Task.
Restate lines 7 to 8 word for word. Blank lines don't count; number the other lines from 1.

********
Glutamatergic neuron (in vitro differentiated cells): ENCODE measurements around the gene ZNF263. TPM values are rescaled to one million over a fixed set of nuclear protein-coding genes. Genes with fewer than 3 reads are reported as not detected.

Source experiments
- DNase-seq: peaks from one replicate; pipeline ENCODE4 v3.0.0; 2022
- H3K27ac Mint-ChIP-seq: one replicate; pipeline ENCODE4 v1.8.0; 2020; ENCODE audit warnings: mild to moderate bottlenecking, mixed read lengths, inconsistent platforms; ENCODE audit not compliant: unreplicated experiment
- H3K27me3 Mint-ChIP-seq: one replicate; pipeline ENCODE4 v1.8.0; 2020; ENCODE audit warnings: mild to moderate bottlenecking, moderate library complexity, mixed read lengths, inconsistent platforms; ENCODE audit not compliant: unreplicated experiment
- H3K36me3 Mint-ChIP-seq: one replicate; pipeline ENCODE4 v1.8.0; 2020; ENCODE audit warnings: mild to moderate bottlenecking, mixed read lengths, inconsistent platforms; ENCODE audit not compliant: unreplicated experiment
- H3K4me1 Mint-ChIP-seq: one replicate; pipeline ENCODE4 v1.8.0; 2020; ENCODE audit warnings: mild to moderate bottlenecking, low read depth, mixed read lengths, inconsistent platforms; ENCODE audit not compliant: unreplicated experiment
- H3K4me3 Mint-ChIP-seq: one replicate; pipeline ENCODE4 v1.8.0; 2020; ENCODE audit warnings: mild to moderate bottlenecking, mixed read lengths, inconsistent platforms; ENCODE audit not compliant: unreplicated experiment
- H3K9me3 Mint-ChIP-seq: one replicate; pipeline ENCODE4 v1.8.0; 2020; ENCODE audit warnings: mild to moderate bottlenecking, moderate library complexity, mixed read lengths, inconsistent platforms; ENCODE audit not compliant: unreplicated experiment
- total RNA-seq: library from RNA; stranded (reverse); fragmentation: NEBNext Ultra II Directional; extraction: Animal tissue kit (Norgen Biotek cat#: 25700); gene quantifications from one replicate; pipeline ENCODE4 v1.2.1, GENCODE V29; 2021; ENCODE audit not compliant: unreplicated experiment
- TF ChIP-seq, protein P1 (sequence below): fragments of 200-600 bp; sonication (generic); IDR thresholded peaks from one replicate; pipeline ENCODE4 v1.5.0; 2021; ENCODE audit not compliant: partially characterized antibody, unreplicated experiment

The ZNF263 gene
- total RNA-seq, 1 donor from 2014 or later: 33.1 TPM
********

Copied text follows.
- H3K4me1 Mint-ChIP-seq: one replicate; pipeline ENCODE4 v1.8.0; 2020; ENCODE audit warnings: mild to moderate bottlenecking, low read depth, mixed read lengths, inconsistent platforms; ENCODE audit not compliant: unreplicated experiment
- H3K4me3 Mint-ChIP-seq: one replicate; pipeline ENCODE4 v1.8.0; 2020; ENCODE audit warnings: mild to moderate bottlenecking, mixed read lengths, inconsistent platforms; ENCODE audit not compliant: unreplicated experiment